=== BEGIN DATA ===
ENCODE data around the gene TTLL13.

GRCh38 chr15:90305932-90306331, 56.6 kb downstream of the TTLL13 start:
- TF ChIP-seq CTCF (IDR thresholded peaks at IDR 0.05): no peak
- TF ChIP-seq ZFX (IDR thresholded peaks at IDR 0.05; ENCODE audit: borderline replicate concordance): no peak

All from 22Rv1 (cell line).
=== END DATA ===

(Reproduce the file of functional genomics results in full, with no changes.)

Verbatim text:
ENCODE data around the gene TTLL13.

GRCh38 chr15:90305932-90306331, 56.6 kb downstream of the TTLL13 start:
- TF ChIP-seq CTCF (IDR thresholded peaks at IDR 0.05): no peak
- TF ChIP-seq ZFX (IDR thresholded peaks at IDR 0.05; ENCODE audit: borderline replicate concordance): no peak

All from 22Rv1 (cell line).